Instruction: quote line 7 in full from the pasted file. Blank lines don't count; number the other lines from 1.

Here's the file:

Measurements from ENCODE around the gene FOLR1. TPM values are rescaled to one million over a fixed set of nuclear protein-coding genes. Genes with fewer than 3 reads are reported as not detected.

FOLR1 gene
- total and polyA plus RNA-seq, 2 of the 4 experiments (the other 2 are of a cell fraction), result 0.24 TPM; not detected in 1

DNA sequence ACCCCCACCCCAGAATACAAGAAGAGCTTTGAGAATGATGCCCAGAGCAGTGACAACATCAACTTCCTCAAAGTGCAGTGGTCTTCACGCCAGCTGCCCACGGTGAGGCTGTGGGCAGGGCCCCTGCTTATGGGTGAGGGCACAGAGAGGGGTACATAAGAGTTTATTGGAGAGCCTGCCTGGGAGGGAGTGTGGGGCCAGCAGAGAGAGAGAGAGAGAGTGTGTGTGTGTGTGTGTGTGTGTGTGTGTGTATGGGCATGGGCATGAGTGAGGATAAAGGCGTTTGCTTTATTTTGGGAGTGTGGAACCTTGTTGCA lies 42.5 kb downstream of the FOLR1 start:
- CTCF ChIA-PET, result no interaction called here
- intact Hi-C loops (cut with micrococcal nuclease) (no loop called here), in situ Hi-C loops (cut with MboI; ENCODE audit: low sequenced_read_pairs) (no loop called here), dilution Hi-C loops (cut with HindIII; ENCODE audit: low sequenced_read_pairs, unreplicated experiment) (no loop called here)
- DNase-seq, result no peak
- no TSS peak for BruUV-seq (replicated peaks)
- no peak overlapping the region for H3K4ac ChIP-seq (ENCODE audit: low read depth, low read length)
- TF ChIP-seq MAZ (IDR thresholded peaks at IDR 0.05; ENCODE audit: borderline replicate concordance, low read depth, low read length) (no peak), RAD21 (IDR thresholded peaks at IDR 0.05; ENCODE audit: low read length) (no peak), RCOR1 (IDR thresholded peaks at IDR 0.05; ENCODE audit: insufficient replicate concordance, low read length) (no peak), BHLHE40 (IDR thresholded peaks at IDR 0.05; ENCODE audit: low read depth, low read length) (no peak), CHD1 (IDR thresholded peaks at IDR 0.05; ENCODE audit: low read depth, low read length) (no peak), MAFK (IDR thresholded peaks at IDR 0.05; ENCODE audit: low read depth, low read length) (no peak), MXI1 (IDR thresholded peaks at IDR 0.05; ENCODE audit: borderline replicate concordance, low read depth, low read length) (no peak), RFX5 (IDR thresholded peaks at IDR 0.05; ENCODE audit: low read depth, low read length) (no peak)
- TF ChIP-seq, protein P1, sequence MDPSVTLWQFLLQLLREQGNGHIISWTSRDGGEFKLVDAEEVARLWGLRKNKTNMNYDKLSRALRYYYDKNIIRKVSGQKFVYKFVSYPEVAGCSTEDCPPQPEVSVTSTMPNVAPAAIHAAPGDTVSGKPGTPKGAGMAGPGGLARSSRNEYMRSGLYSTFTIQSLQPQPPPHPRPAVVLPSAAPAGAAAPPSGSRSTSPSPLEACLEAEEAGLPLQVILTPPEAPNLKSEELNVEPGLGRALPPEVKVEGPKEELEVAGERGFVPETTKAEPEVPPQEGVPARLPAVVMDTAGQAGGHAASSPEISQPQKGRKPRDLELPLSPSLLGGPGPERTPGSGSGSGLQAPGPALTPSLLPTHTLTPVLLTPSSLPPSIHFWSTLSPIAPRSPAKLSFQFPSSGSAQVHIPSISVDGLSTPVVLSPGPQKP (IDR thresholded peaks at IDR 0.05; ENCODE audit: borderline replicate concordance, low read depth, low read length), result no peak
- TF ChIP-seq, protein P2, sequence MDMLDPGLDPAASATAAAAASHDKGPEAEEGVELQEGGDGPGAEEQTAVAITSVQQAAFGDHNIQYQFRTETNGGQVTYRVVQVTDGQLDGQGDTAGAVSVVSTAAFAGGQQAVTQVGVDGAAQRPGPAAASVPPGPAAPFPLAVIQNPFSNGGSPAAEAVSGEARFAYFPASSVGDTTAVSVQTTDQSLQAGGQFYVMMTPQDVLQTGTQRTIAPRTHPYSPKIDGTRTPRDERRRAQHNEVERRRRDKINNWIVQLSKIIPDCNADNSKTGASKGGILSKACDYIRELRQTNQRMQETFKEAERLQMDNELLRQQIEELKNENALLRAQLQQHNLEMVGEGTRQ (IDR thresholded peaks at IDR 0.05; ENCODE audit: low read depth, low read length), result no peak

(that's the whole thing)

- DNase-seq, result no peak